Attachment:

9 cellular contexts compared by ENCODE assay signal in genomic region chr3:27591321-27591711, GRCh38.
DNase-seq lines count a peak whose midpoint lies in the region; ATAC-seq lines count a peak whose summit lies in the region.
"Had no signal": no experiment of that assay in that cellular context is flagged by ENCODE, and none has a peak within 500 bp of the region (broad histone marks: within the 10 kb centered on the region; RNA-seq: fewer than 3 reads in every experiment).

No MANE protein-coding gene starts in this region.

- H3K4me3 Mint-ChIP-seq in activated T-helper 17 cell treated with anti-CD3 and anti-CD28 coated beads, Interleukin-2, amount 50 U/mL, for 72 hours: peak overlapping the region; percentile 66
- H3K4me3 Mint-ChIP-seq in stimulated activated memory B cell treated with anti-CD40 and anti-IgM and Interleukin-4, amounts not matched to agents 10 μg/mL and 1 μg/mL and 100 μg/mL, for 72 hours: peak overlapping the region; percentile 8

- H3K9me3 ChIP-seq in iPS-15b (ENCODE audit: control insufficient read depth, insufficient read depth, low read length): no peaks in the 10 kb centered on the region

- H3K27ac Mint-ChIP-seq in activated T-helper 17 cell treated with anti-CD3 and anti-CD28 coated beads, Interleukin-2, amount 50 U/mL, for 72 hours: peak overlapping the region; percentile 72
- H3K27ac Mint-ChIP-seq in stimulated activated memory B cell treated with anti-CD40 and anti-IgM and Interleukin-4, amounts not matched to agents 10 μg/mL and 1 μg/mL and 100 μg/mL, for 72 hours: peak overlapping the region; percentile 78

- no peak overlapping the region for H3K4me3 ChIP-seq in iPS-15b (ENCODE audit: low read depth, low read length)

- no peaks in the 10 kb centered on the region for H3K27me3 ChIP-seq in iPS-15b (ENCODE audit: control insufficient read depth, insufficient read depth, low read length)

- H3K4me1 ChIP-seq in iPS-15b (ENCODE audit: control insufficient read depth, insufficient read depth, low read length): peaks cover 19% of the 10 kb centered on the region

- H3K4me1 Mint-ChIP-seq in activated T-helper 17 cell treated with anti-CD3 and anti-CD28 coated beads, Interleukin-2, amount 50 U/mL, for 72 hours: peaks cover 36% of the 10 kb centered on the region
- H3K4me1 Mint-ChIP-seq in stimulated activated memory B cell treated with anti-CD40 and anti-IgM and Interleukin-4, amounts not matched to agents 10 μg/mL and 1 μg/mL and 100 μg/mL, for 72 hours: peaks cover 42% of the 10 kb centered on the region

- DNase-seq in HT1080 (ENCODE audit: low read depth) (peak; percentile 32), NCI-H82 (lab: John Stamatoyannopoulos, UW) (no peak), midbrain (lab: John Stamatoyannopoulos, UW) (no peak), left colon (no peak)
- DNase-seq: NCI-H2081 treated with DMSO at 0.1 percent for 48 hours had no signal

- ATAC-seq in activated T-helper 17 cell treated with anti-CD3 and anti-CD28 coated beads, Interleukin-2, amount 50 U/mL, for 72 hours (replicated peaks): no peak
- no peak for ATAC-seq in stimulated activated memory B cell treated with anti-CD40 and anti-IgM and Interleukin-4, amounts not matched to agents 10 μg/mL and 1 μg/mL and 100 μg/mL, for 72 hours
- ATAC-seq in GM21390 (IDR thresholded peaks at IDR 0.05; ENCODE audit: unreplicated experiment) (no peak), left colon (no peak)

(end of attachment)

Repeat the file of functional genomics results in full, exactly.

9 cellular contexts compared by ENCODE assay signal in genomic region chr3:27591321-27591711, GRCh38.
DNase-seq lines count a peak whose midpoint lies in the region; ATAC-seq lines count a peak whose summit lies in the region.
"Had no signal": no experiment of that assay in that cellular context is flagged by ENCODE, and none has a peak within 500 bp of the region (broad histone marks: within the 10 kb centered on the region; RNA-seq: fewer than 3 reads in every experiment).

No MANE protein-coding gene starts in this region.

- H3K4me3 Mint-ChIP-seq in activated T-helper 17 cell treated with anti-CD3 and anti-CD28 coated beads, Interleukin-2, amount 50 U/mL, for 72 hours: peak overlapping the region; percentile 66
- H3K4me3 Mint-ChIP-seq in stimulated activated memory B cell treated with anti-CD40 and anti-IgM and Interleukin-4, amounts not matched to agents 10 μg/mL and 1 μg/mL and 100 μg/mL, for 72 hours: peak overlapping the region; percentile 8

- H3K9me3 ChIP-seq in iPS-15b (ENCODE audit: control insufficient read depth, insufficient read depth, low read length): no peaks in the 10 kb centered on the region

- H3K27ac Mint-ChIP-seq in activated T-helper 17 cell treated with anti-CD3 and anti-CD28 coated beads, Interleukin-2, amount 50 U/mL, for 72 hours: peak overlapping the region; percentile 72
- H3K27ac Mint-ChIP-seq in stimulated activated memory B cell treated with anti-CD40 and anti-IgM and Interleukin-4, amounts not matched to agents 10 μg/mL and 1 μg/mL and 100 μg/mL, for 72 hours: peak overlapping the region; percentile 78

- no peak overlapping the region for H3K4me3 ChIP-seq in iPS-15b (ENCODE audit: low read depth, low read length)

- no peaks in the 10 kb centered on the region for H3K27me3 ChIP-seq in iPS-15b (ENCODE audit: control insufficient read depth, insufficient read depth, low read length)

- H3K4me1 ChIP-seq in iPS-15b (ENCODE audit: control insufficient read depth, insufficient read depth, low read length): peaks cover 19% of the 10 kb centered on the region

- H3K4me1 Mint-ChIP-seq in activated T-helper 17 cell treated with anti-CD3 and anti-CD28 coated beads, Interleukin-2, amount 50 U/mL, for 72 hours: peaks cover 36% of the 10 kb centered on the region
- H3K4me1 Mint-ChIP-seq in stimulated activated memory B cell treated with anti-CD40 and anti-IgM and Interleukin-4, amounts not matched to agents 10 μg/mL and 1 μg/mL and 100 μg/mL, for 72 hours: peaks cover 42% of the 10 kb centered on the region

- DNase-seq in HT1080 (ENCODE audit: low read depth) (peak; percentile 32), NCI-H82 (lab: John Stamatoyannopoulos, UW) (no peak), midbrain (lab: John Stamatoyannopoulos, UW) (no peak), left colon (no peak)
- DNase-seq: NCI-H2081 treated with DMSO at 0.1 percent for 48 hours had no signal

- ATAC-seq in activated T-helper 17 cell treated with anti-CD3 and anti-CD28 coated beads, Interleukin-2, amount 50 U/mL, for 72 hours (replicated peaks): no peak
- no peak for ATAC-seq in stimulated activated memory B cell treated with anti-CD40 and anti-IgM and Interleukin-4, amounts not matched to agents 10 μg/mL and 1 μg/mL and 100 μg/mL, for 72 hours
- ATAC-seq in GM21390 (IDR thresholded peaks at IDR 0.05; ENCODE audit: unreplicated experiment) (no peak), left colon (no peak)